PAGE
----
Each of those experiences, and there have been many she says, have helped her to learn to listen to the voices of good people, to the “people who care about the future of the city as opposed to the people who are just concerned about their own agenda, their own backyard or have had some sad life so they attack whoever gets in your way.”
It is in talking about adversity and those moments where she has witnessed first hand the good things that can be done, that you can hear the pride and joy in Williams’ voice.
“If you think I was blown away by this young person and his complete change of direction well the pride that was instilled in John Shelley (the mentor) – he stood up and he cried and I cried with him because he just felt he had put his fingerprints, positive fingerprints on this young life that could have gone who knows where …. so those small wins are the fuel for me.”
Williams’ is Redlands Coast through and through.
Her memories are of staying in island shacks with kerosene fridges with just her Mum, sitting out on the dunes at night counting stars with ‘cousins’ and swinging from ropes over Tingalpa Creek with her brothers.
A time when growing up in the Redlands, it was the world and it took hours on a bus to go anywhere.
Now, while Williams is the first to point out the vast demographic changes, she still believes it is the power of community and the idyllic coastline that will enchant and if she has her way, drive a whole new generation of people and tourists to the region.
But it’s not just about growing the city.
“I can go to work and respond and sign the correspondence and drive policy and make sure the organisation is financially stable – really, really important things to do but you only get one opportunity to have a privileged position like mine and as much as I want to leave the organisation in a really good position I feel I’ve got a responsibility to do more than that –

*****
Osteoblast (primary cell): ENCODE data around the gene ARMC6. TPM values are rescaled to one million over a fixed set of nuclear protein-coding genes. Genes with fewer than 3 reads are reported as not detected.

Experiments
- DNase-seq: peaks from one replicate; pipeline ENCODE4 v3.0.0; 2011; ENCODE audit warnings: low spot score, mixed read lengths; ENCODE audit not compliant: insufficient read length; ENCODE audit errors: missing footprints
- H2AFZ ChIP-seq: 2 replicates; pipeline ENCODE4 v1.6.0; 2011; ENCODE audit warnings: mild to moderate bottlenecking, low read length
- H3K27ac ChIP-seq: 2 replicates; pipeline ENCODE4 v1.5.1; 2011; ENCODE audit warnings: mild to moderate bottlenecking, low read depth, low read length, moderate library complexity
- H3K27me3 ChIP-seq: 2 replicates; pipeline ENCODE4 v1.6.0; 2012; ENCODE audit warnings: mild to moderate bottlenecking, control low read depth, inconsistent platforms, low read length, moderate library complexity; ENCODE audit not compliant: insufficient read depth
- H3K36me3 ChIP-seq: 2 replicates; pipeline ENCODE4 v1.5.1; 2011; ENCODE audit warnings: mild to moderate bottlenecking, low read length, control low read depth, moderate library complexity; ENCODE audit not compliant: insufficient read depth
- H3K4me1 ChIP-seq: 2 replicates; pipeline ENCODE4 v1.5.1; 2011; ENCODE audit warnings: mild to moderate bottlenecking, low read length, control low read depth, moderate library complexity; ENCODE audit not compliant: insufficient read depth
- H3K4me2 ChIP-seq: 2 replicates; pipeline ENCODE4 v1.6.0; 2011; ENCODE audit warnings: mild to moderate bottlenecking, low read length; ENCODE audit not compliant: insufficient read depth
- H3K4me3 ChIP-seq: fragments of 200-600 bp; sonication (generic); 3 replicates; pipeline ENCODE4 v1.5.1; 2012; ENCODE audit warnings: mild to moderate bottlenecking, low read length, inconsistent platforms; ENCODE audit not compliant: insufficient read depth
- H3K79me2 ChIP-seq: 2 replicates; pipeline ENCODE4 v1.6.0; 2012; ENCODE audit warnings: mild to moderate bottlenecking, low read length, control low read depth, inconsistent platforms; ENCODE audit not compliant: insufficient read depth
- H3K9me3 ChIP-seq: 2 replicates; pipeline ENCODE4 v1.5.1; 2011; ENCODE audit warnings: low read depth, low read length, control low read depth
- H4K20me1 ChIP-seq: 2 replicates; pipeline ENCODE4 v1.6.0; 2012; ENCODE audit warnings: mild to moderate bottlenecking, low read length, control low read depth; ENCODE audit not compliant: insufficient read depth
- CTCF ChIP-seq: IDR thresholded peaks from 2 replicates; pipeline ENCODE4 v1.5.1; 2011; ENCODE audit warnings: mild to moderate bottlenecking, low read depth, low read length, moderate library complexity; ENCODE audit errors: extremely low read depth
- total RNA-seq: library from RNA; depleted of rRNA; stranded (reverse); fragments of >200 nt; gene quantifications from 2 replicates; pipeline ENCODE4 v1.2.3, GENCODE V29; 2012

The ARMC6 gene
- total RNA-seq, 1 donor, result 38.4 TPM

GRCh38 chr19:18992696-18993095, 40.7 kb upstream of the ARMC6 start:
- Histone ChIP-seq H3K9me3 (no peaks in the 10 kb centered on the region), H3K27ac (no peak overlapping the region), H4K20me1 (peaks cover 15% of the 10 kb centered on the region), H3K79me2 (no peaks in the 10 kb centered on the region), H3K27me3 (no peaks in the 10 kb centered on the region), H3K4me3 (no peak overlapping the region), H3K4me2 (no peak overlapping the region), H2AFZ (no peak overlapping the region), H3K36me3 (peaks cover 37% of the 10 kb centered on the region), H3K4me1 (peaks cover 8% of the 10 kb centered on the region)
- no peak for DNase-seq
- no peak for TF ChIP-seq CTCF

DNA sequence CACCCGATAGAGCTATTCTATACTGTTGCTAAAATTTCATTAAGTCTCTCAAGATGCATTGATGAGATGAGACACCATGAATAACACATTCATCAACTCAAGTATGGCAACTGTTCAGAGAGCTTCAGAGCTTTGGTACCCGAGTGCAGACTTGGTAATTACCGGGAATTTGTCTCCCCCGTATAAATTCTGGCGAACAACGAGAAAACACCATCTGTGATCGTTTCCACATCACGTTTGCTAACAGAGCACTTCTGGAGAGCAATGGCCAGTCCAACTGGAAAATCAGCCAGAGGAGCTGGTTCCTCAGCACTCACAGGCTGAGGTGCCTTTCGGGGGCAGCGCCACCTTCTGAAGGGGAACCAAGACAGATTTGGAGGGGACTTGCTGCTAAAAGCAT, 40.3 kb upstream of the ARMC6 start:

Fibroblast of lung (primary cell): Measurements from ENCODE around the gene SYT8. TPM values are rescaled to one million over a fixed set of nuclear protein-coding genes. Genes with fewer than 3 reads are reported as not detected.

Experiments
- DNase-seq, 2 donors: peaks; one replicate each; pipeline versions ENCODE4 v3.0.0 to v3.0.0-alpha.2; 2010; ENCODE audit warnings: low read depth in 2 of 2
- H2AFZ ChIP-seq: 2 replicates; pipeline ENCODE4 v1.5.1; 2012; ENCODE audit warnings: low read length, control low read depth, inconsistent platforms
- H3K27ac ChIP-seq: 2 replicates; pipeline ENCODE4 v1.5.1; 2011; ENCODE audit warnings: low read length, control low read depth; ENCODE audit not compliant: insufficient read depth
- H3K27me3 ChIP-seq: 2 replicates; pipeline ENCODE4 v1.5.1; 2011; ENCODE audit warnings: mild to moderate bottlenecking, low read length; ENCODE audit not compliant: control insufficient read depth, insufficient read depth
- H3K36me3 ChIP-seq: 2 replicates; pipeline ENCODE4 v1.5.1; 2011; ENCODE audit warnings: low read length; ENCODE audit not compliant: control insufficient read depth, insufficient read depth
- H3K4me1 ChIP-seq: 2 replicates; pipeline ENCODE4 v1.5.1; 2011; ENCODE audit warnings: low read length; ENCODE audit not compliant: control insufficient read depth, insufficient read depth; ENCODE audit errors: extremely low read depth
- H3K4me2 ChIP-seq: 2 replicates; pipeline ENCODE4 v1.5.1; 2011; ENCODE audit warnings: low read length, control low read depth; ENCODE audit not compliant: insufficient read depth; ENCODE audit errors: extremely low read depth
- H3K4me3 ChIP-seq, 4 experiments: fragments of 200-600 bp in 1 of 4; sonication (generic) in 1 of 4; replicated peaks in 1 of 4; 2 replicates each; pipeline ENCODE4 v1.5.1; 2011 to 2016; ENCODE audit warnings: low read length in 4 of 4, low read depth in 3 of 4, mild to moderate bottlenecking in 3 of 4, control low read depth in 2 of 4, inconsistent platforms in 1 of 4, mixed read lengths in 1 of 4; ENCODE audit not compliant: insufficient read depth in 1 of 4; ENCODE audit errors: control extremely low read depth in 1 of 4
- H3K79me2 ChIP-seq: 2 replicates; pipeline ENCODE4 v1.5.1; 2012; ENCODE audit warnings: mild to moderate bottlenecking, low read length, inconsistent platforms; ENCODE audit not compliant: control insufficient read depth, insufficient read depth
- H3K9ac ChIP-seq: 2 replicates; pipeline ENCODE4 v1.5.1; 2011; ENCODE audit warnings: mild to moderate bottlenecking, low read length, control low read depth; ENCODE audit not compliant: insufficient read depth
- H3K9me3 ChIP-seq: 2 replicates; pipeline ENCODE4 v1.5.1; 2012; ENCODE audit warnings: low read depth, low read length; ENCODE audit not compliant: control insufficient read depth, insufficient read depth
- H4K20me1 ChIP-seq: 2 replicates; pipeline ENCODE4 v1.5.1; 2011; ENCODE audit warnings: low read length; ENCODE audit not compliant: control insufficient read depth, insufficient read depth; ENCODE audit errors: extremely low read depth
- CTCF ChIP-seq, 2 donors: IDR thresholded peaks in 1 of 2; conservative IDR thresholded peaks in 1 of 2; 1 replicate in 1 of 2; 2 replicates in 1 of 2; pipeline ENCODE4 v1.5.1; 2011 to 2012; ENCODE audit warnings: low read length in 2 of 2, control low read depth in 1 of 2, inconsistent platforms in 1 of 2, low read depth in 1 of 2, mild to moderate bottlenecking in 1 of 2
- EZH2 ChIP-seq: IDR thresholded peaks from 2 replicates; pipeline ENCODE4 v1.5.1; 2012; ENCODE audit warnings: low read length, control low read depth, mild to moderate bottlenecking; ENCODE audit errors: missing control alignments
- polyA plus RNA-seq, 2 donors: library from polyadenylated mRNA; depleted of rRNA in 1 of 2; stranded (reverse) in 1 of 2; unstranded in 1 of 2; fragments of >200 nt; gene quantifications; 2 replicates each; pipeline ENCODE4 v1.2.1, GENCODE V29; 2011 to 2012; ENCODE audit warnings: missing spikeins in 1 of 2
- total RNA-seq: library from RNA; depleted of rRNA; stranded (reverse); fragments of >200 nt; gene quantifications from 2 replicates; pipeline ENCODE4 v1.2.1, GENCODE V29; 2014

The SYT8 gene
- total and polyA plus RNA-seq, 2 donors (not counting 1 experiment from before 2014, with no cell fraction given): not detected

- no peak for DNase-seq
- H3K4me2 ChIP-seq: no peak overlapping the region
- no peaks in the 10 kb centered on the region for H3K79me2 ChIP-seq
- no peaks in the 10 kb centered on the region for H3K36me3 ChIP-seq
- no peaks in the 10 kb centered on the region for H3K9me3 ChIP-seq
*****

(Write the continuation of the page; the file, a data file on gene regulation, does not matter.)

you have an opportunity that nobody else has to make it better.”
For Williams, fostering change and seeing opportunity for those who have none, is the icing on the cake.
“If you don’t ice the cake when you are in the role, the cake’s eaten and gone and that opportunity is lost.”
And she’s not one to lose an opportunity.
“My job and I think the job of any elected representative is to try to leave any of these parts of your world in a better place then when you first took on the challenge,” she says.
“We’re bigger than Toowoomba, our coastline is bigger than any other LGA (Local Government Authority) pretty much because we have all the islands, we deserve recognition so our challenges can be turned into opportunities.”
“I do what any human being would do who loves the place they were born – just try to make it better.”
Williams has come a long way from the shy child who didn’t learn to step into her own potential until a teacher in high school grew her courage and helped her to find her way.
Then Rotary stepped in with an exchange to the United States and her whole world changed.
“Whenever you make a progressive move there is always someone who wants to drag you back,” she said.
“The hardest decisions are the ones that will have the lasting legacies, the bigger the decision the bigger the push back.”
“Redlands Coast is a big place and there’s lots of things happening, lots of challenges – keeping our young people here, providing jobs, we are losing jobs on our islands, our beautiful coastlines need to be maintained and funded, southern Moreton Bay islands have some of the highest levels of unemployment in the State and yet they are magic places.”
“The world isn’t a perfect place but if you can get to your own level of perfect by helping other people and they pay it forward you’ve achieved something.”